We went to a cultural performance where we enjoyed Tongan food and watched some dancing. Bjarne and I were able to participate in a kava ceremony. Kava, according to the Lonely Planet Guide, is made from the roots of a type of pepper plant that has analgesic, antibacterial, relaxant, diuretic and decongestant properties. It can help fight depression, reduce anxiety, and lower blood pressure. In the 1990s it was becoming popular in Western cultures, at least by people who frequent health-food stores, which provided some income South Pacific Islands. Unfortunately, there was a study in Germany that said the kava caused liver problems. The substance was banned in many countries, and continues to be banned, despite the fact that that study later turned out to be quite flawed. Our guide commented that the Tongans tend to be a violent people, especially when they are drinking alcohol, but that there was no violence associated with them using kava. We weren't given enough to have much effect, although my lip felt a bit numb for a couple of minutes. The dancing was fun to watch, especially the men as their dances are very more enthusiastic and energetic. The women mainly wave their hands and arms gracefully, with some head movement and minimal large body movement. The dancers had an interesting head flick that was quite charming. Bjarne and I still haven't gotten the hang of it, but we provide good entertainment for each other when we try. During the show, we were seated with a couple from Vancouver Island (Comox); amazing, to travel all this distance and spend time with someone who is practically a neighbour!
We decided to take a tour of the island (Tongatapu) with Toni, a fellow who has lived here for about 17 years (originally from Britain). He has a very dry sense of humour and gave us lots of information about plants, customs, people and the local scenery. Our tour got off to a Tongan start, however, when the attendant at the fuel station put petrol into the diesel-run van. Oops. Fortunately, the error was discovered before the engine was started, but the van had to be pushed over to another area and drained, while 8 tourists sat on the curb waiting. There were some great blow-holes on one side of the island: as the waves come in, they rush under ledges and the water bursts up out of holes on the surface. As we drove around the island, Toni pointed out many of the over 300 churches on the island. There is a huge Mormon presence, as can be recognized by the identical buildings scattered all over the island. This is the richest church and has the best schools. Many Tongans move to Utah, USA, to go to the Mormon colleges. Some Tongans become Mormons when their children reach school age and convert back again when they graduate. It is quite unthinkable to not belong to a church here and the churches expect their congregation to give significant amounts of money to them. Some read out during service who gave what. As it is important to be seen as generous it can be quite shaming if one does not give very much. Some of the churches are happy to help out with this problem: they will loan money to you to tithe back to them, at a high interest rate of course. Hmm... I wonder if we could start our own church...?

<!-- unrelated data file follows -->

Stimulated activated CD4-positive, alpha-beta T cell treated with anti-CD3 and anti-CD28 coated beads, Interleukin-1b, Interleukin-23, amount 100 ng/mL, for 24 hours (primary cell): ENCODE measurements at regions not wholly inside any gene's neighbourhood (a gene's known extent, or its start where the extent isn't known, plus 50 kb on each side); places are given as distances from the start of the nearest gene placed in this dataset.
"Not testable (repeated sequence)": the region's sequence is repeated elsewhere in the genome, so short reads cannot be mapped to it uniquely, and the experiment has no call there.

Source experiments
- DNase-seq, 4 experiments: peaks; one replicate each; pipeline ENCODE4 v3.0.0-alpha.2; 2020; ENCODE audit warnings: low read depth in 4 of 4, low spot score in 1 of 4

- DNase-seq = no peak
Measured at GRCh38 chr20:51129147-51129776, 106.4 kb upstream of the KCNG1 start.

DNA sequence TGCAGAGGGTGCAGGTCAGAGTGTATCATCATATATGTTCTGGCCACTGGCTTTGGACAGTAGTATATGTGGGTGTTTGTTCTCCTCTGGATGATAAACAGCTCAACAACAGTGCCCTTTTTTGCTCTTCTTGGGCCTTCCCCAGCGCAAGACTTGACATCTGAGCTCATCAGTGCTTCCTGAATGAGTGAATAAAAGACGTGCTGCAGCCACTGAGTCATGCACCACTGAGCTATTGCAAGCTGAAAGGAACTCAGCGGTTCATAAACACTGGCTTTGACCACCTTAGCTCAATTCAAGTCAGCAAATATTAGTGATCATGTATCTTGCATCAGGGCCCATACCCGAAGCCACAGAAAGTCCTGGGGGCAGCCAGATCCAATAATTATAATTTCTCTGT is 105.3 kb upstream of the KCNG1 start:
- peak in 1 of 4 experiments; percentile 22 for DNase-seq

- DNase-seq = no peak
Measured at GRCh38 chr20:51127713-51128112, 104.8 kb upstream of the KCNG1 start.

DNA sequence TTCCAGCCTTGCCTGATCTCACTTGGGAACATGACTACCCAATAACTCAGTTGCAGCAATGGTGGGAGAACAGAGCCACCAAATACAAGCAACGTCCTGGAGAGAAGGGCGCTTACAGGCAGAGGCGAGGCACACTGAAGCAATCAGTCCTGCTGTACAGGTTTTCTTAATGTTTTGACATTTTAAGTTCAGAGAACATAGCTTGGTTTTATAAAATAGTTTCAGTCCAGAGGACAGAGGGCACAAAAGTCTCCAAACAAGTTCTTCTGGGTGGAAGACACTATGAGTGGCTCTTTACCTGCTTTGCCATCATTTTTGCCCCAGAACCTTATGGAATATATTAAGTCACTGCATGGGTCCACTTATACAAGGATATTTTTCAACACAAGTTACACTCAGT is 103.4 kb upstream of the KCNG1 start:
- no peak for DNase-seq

People sell a lot of tapa cloth here, which is made from pounding the bark from the mulberry trees. It looks to be a lot of work and you can hear the sound of thwacking as you walk around town. There is also a lot of weaving done with pandanus leaves. These jobs fall to the women, but the men usually do the wood carving and bone carving (made into pendants). However, we met a couple of Tongan women who told us that roles are changing. One described Tongan women as princesses who did very little, but these two women didn't seem to like that idea and were proud of their ability to do the same things their husbands could.
We spent a couple of days at a nearby tiny island called Pangaimotu, where there is a resort and a restaurant bar at the waterfront. The island became more crowded on Sunday, when tourists and some locals come over from Nuku'Alofa, in order to avoid the strict rules about behaviour on Sunday, such as no swimming or fishing. In tourist areas people can also wear bathing suits without getting fined for exposing too much skin.